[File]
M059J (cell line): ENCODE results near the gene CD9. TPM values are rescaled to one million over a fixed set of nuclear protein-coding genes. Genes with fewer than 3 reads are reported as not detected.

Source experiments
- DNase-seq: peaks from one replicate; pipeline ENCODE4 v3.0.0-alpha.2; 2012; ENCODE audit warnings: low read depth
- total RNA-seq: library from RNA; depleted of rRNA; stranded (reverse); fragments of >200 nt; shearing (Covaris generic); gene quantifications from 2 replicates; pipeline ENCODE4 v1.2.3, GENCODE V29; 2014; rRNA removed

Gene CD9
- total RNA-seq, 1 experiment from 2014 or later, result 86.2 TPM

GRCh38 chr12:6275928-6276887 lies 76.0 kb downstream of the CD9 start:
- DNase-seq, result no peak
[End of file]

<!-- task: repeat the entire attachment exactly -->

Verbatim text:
M059J (cell line): ENCODE results near the gene CD9. TPM values are rescaled to one million over a fixed set of nuclear protein-coding genes. Genes with fewer than 3 reads are reported as not detected.

Source experiments
- DNase-seq: peaks from one replicate; pipeline ENCODE4 v3.0.0-alpha.2; 2012; ENCODE audit warnings: low read depth
- total RNA-seq: library from RNA; depleted of rRNA; stranded (reverse); fragments of >200 nt; shearing (Covaris generic); gene quantifications from 2 replicates; pipeline ENCODE4 v1.2.3, GENCODE V29; 2014; rRNA removed

Gene CD9
- total RNA-seq, 1 experiment from 2014 or later, result 86.2 TPM

GRCh38 chr12:6275928-6276887 lies 76.0 kb downstream of the CD9 start:
- DNase-seq, result no peak